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28 February 2015

Will Brooks’ 50 Year Diary - watching Doctor Who one episode a day from the very start...

Day 789: The Wedding of Sarah Jane Smith

Dear diary,

I’m sure I must have mentioned it at some point before now, but I really enjoyed The Sarah Jane Adventures. For a long time, I would say that the average quality across the show had a better ‘hit-rate’ than Doctor Who did - there’s no episodes of this show that I think would rate below about a 5. For a long time, I seriously considered the idea of watching all of The Sarah Jane Adventures in tandem with modern Doctor Who, slipping it into the gaps between seasons as it was originally broadcast, and watching how everything ties up (for example, there’s a story just a few episodes before the one I’ve done today which serves as a follow up to Dreamland, which I’ll be watching in a few day’s time), but then I’d feel like I’d have to include Torchwood in the marathon, too, and it all just gets a bit messy. As such, I decided to limit myself to just doing the two stories in which the Doctor himself makes an appearance in Sarah Jane’s world.

What’s impressive is that despite the sheer presence of David Tennant, he never manages to overpower or steal the show. This is very much an episode of The Sarah Jane Adventures which the Doctor happens to appear in, rather than a Doctor Who episode that’s been misplaced over to its spin off show. And yet, there’s still something that feels so right about having the Doctor pop up in this corner of his fictional universe - especially in the year where Doctor Who was so massively absent from TV screens. When the programme tried it again a year later, bringing the Eleventh Doctor into Sarah Jane’s world (and with Jo Grant, to boot), it just didn’t have the same impact that we have here, and that’s a pity. I’m sure I’ll look into that more in a few weeks, as I’ll be including Death of the Doctor after Series Five of the ‘parent’ show.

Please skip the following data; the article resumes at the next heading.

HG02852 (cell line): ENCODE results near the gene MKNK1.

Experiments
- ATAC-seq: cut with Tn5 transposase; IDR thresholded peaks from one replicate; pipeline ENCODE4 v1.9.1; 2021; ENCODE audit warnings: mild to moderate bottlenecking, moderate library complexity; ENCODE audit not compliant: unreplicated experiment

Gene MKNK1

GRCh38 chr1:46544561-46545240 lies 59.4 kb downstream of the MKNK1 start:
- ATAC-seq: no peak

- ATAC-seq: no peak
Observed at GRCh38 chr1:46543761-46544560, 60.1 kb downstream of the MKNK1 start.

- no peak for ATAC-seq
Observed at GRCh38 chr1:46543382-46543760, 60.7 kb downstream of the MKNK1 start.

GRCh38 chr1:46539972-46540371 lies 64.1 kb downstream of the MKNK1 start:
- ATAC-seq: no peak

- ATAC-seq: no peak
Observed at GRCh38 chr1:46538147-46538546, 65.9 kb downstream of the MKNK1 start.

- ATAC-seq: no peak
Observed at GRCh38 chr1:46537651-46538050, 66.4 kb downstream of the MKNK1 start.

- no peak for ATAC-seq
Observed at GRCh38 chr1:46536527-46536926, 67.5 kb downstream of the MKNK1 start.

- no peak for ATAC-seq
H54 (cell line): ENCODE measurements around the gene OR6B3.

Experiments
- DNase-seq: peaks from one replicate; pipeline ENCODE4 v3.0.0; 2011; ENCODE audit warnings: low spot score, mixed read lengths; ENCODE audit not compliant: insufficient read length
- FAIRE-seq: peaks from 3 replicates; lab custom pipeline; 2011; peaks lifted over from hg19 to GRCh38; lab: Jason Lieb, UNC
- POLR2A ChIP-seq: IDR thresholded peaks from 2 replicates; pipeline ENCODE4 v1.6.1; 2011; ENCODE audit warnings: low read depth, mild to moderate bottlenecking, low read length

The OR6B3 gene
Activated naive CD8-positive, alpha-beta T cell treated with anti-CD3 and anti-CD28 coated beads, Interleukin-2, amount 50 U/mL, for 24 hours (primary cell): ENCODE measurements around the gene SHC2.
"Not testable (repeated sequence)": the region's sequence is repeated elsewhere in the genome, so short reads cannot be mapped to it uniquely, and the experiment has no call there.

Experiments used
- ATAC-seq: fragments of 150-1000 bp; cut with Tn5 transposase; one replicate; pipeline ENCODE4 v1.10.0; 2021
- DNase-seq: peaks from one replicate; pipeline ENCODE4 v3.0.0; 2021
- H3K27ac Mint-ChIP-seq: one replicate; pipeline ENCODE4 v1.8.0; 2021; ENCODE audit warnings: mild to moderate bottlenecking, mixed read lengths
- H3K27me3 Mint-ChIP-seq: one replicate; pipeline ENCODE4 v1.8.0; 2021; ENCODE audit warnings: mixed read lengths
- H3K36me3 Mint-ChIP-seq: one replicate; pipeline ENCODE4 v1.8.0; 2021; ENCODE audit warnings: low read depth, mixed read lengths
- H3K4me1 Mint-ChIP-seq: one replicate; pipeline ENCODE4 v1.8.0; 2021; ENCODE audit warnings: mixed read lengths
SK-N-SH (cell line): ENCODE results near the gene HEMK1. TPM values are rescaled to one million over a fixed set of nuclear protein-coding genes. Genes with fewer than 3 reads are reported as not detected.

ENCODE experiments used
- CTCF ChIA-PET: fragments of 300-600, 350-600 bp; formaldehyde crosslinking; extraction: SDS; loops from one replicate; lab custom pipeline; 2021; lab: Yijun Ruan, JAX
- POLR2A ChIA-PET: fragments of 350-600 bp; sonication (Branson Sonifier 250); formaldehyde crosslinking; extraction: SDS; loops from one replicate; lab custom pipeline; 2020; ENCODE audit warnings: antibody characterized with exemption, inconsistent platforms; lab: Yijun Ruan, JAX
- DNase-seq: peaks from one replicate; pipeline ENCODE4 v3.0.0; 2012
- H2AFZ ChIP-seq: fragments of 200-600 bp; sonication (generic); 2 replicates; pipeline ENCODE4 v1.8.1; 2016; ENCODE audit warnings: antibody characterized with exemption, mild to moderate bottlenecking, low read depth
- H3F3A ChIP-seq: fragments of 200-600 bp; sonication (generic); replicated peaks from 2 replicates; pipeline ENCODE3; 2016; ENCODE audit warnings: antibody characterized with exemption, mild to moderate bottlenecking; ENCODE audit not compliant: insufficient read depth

One of the things that this story does especially well is in pairing the Doctor largely with the young cast of the programme - Luke, Clyde, and Rani. It’s always a thrill to see the Doctor and Sarah Jane reunited, but there’s something extra special about seeing these new characters become a part of his world. Oh, sure, he got to speak to Luke on a screen during the last season finale, but there’s something jus that little bit extra special about seeing him trapped with the three of them in a single second of time. It also means that something different is being done with the idea of the Doctor and Sarah meeting up again, and it avoids simply becoming a rehash of their other recent reunions.

That doesn’t mean that Sarah Jane is left out of the story, though, and watching this episode back now I’m really floored by Elisabeth Sladen. When she pops up in Doctor Who during this period, she absolutely shines, but she’s really just one of many. Especially by the time we reach The Stolen Earth, she’s fighting for presence against so many other characters. This programme, though, is absolutely justified by the performance she gives here. Oh, there’s something beautiful about watching her and Peter fall in love. I remember complaining at the time that we should have seen those dates (or at least the secrecy aspect to them) played out more in the four episodes preceding these two, but watching it again now I’m happy to say that I was wrong on that. It’s written - and performed - so neatly that I completely buy the pair falling for each other. A large amount of the credit for that has to go to Sladen, because she sells it all so well, even when watching Sarah Jane fall in love isn’s perhaps something we’re used to seeing.

It doesn’t hurt, of course, that they only go and get Nigel Havers in to play her hubby-to-be! Doctor Who has never been afraid of going for big names in the casting - especially at this point in its history - but I love the fact that the entire Who franchise had such stature by 2009 that you could get actors of this calibre to appear in a couple of episodes for CBBC! I’ve not really said an awful lot about these two episodes in particular - rather spent my time simply praising The Sarah Jane Adventures as a show - but I’m not sorry about that, because I’m just glad to have an opportunity to rave about it. If you’ve not indulged in this part of the Who universe before, please give it a go - some of the strongest material ever is tucked away across these five seasons…

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